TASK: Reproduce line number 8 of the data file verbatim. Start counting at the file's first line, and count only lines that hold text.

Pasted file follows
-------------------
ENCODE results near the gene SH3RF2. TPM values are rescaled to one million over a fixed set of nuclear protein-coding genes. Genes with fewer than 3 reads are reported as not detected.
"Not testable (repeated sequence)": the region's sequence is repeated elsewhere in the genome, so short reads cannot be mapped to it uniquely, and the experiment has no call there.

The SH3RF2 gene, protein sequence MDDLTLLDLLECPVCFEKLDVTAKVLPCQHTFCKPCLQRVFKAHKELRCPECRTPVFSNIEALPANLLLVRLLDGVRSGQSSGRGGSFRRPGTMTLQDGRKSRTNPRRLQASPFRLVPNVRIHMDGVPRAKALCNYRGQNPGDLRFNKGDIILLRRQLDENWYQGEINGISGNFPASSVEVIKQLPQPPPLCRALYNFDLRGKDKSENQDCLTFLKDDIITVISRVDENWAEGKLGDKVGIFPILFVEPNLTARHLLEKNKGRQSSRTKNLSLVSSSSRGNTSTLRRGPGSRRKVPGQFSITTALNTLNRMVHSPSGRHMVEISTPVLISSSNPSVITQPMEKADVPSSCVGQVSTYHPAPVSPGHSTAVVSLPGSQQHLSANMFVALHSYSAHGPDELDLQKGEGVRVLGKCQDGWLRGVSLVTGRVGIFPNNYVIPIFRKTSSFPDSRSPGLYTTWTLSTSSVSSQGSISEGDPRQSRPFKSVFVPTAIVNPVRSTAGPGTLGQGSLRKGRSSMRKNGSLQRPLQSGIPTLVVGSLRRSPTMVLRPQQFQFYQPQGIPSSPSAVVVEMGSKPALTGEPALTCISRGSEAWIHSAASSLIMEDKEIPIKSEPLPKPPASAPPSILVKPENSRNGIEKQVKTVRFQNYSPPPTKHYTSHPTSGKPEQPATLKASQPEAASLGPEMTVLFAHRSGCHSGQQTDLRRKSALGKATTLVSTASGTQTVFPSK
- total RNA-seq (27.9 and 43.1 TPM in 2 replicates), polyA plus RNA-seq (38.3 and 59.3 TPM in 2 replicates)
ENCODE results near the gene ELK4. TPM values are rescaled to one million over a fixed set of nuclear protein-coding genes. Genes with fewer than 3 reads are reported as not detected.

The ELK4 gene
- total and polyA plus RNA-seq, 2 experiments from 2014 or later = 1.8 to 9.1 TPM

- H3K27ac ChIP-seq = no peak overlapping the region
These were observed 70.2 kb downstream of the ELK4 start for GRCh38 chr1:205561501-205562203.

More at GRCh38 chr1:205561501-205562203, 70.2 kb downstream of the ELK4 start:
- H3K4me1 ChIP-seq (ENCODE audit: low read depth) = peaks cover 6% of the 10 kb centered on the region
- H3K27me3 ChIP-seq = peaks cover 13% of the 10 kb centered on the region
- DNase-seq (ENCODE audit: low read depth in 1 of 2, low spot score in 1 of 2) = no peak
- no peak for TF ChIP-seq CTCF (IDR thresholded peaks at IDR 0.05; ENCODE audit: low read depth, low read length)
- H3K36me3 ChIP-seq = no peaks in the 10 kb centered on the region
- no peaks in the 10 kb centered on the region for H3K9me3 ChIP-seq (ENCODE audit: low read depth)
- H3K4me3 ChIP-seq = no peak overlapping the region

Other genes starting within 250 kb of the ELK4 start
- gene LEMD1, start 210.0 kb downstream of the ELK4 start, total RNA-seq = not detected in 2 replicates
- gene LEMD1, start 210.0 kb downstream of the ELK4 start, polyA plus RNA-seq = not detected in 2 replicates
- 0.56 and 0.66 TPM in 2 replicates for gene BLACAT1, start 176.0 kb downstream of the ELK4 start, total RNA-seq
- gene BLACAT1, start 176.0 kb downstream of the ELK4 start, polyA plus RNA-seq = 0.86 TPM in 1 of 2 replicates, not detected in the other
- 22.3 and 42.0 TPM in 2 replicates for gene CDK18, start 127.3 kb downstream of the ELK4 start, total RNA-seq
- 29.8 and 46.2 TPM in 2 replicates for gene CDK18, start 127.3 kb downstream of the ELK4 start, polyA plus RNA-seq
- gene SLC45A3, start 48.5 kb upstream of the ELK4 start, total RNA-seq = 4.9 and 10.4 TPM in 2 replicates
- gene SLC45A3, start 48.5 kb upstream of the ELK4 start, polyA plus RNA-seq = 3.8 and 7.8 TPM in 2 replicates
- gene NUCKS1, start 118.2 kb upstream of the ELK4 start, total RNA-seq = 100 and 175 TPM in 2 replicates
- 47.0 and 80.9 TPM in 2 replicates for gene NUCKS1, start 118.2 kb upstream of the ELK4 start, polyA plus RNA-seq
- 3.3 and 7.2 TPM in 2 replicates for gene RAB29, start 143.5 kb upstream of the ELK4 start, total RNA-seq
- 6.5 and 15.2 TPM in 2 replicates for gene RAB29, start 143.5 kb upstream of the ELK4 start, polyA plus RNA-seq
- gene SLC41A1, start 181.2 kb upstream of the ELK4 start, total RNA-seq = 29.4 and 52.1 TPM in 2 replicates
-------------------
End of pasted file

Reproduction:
- H3K27ac ChIP-seq = no peak overlapping the region